Worried that Alexa is listening to you more often than she lets on? You’re probably right.
How far would you go in pursuit of the perfect black t-shirt? Would you let Amazon build a virtual double of your body? They already know so much about you, so what’s a body scan or two between customer and company?
So here’s the deal — Amazon is trying to launch a brand of bespoke clothing called Made for You, and they’re starting with custom solid color t-shirts. Here’s how it works: you give them $25 along with information about your height, weight, and skin tone. Then you upload two pictures of your torso to their app, and these get turned into a 3D model of your body. Once your avatar is built to match, you design your shirt to fit the model. In theory, you get a really good idea of how it will fit.
You can choose from two different fabrics and eight colors, and can customize the neckline, the shirt length, and the sleeve length. If you want to, you can put your name on the tag. Then your perfect t-shirt gets made in the US from imported fabric — either lightweight or medium weight pima cotton. We’re not sure if robots or people are making them, but our money is on people. After all, Amazon is the company that created Mechanical Turk to form a pool of humans available to do on-demand work via the Internet. This is along those lines but with tailors sewing to your specifications. The big questions are what do you get, how does the technology make these better than off-the-rack, and do you give up your privacy in return?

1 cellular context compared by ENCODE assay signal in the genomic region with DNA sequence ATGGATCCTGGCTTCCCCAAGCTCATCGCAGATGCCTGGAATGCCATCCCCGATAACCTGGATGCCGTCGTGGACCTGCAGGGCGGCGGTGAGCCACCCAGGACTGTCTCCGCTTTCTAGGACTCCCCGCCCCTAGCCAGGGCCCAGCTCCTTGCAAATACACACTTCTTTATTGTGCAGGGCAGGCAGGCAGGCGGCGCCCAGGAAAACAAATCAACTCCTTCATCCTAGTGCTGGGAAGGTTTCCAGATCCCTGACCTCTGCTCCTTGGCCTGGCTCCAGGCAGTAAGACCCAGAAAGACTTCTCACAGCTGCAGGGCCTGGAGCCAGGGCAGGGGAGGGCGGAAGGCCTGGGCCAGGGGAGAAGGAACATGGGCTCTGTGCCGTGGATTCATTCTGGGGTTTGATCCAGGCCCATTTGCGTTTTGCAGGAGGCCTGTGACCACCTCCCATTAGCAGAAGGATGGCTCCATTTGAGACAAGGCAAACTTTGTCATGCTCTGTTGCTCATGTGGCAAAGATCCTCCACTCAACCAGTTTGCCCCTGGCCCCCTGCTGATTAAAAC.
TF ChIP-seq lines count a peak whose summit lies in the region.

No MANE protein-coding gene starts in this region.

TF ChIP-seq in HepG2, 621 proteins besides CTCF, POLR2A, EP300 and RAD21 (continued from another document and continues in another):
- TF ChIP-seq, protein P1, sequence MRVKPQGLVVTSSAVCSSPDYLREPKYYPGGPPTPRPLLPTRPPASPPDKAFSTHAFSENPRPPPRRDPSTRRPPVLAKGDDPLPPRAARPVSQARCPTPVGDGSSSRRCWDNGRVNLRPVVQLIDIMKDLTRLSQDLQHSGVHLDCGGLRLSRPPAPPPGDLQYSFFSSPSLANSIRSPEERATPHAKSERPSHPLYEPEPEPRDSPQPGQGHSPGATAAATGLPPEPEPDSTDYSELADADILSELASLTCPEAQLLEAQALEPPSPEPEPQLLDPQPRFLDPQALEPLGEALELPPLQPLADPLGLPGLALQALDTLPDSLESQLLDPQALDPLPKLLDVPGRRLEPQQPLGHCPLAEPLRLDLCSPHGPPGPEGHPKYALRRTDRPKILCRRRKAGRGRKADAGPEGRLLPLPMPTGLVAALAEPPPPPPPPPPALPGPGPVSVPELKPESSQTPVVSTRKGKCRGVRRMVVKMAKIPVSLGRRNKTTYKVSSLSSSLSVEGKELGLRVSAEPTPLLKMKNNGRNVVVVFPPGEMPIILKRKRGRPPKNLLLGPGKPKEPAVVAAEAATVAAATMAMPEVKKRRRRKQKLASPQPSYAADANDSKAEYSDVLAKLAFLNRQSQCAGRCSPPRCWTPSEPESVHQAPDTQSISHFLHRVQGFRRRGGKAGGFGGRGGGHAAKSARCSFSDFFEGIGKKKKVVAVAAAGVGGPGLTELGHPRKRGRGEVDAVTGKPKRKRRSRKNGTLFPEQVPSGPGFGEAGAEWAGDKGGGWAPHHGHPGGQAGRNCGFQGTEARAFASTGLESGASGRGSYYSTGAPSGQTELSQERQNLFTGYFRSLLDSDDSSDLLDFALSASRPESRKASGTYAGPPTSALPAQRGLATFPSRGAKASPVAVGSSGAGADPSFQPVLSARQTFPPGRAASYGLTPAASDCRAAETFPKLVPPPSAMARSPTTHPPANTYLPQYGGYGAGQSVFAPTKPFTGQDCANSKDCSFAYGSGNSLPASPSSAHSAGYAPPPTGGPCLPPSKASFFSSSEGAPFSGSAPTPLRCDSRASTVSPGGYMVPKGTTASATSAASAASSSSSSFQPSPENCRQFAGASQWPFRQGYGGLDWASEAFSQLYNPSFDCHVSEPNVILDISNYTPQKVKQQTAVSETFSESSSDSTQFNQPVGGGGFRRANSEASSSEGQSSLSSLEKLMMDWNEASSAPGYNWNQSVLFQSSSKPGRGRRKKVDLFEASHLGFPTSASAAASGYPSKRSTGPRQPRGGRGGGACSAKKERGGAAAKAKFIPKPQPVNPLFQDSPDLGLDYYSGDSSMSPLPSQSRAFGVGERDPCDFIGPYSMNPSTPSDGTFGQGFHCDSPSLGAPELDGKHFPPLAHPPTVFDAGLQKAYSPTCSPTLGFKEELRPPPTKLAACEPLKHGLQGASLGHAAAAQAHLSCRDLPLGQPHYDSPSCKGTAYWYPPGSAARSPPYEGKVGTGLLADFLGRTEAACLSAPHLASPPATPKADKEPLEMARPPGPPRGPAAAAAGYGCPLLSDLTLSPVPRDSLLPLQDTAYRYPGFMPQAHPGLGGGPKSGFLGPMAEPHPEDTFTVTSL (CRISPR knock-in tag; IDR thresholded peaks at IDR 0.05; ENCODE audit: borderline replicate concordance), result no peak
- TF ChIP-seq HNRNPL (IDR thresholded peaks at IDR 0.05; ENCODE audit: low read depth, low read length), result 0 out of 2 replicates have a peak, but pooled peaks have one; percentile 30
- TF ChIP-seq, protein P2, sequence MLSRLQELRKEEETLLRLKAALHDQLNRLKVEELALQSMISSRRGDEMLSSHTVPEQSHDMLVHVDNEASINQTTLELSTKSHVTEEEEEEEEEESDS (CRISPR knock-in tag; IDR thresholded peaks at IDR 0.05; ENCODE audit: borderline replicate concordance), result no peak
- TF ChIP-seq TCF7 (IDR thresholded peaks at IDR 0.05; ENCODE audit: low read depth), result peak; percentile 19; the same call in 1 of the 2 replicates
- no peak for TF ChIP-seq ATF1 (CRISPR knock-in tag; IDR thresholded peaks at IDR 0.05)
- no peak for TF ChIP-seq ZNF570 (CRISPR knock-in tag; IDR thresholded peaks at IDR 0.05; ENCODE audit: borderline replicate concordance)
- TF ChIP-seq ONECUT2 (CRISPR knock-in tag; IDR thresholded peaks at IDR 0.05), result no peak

One-Size Fits One
To say that these are custom t-shirts is a bit of a stretch. Oh you don’t need to worry about the t-shirts being skin-tight and showcasing your spare tire — if it’s a relaxed fit you want, that’s one of the options. But the current options are limited.
We rarely see teardowns this detailed. [txyzinfo] wanted to know what hardware was under the hood, and did an amazing Amazon Halo Teardown.
Sometime around the middle of 2020, Amazon jumped on to the health and fitness tracker space with the introduction of the Halo — a $100 device with an add on $4 monthly subscription service if you wanted additional features, which Amazon calls “labs”, many of which are third-party services. The device does not have any display at all, and any metrics that need to be displayed (heart rate, steps, calories, etc.) show up on the Halo phone app. Halo’s focus is more on health, rather than fitness. It helps monitor your active and sleep states, keeps track of body fat, and reports your emotional state.